I had the opportunity to participate in New Bern’s Neuse River Bridge run this past weekend. While I didn’t set any records, I did get the opportunity to run across the Neuse River Bridge, a mile bridge that rises to feet. While I was laboring over the rise, I was able to look out at the thousands, if not millions, of dead menhaden that were floating in the estuary.
Normally, this race gives runner’s an opportunity to take in beautiful views of a fall day, a scenic town, and an inviting river. Race day 2013, however, will be remembered for dead fish and the smell associated with their decomposition. In spots, it was gag-inducing.
According to news reports, these conditions have been present since early October in both the Neuse and Tar-Pamlico estuaries. The cause, according to state scientist, is a mold affecting the fish. Others believe low oxygen, due in part to excess nutrients, are contributing to the kill. If the latter is true, it’s an indicator of an ecosystem that’s out-of-balance.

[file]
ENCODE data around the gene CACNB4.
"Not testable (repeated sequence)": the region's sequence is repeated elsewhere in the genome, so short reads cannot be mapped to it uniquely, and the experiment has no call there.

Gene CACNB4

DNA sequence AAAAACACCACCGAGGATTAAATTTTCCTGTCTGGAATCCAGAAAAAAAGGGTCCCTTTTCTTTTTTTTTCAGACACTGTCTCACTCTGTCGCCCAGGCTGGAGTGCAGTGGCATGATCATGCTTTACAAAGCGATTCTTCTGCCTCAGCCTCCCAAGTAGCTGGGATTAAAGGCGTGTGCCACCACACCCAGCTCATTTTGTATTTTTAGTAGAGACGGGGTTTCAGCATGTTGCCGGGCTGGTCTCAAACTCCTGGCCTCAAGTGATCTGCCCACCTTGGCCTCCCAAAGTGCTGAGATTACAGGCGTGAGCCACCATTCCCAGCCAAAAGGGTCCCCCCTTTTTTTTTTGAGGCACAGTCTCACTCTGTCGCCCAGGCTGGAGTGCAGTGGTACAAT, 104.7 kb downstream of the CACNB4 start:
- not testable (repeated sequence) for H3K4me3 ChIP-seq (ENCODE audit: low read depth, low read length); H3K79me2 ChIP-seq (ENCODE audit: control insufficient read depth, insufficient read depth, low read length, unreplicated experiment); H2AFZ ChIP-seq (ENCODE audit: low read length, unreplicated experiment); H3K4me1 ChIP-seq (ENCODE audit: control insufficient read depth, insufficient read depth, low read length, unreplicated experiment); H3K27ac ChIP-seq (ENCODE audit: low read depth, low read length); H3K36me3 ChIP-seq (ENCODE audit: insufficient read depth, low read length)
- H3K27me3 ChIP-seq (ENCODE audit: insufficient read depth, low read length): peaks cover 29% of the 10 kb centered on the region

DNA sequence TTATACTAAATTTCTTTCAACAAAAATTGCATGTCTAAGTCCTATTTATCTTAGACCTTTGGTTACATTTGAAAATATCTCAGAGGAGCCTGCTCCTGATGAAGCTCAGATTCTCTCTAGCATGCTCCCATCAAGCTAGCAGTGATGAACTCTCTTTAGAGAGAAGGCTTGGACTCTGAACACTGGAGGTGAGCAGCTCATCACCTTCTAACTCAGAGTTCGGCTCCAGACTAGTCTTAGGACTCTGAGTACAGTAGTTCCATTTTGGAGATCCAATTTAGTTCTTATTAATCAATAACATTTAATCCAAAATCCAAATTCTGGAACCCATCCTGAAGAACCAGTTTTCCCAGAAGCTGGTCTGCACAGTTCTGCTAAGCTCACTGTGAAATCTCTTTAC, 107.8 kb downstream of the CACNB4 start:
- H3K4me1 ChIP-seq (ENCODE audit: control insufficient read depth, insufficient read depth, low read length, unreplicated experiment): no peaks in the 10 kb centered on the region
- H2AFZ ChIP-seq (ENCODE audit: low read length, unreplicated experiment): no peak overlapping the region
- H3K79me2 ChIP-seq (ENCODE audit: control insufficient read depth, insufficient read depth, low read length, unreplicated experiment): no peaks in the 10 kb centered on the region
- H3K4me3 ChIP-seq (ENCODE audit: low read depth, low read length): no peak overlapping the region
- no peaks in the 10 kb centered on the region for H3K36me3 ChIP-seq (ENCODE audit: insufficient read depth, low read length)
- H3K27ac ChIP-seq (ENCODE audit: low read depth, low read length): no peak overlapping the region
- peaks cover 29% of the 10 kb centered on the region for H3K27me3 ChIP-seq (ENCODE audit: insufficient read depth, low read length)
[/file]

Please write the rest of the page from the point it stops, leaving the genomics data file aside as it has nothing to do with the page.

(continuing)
While inconveniencing runners and race organizers, it was lethal to the millions of fish that died since the kill’s inception. At a time when the state regulatory officials seem to be headed toward relaxed efforts at controlling polluted runoff, this fish kill should serve as a reminder that the effort that began back in the early 1990’s to clean up our estuaries is not yet complete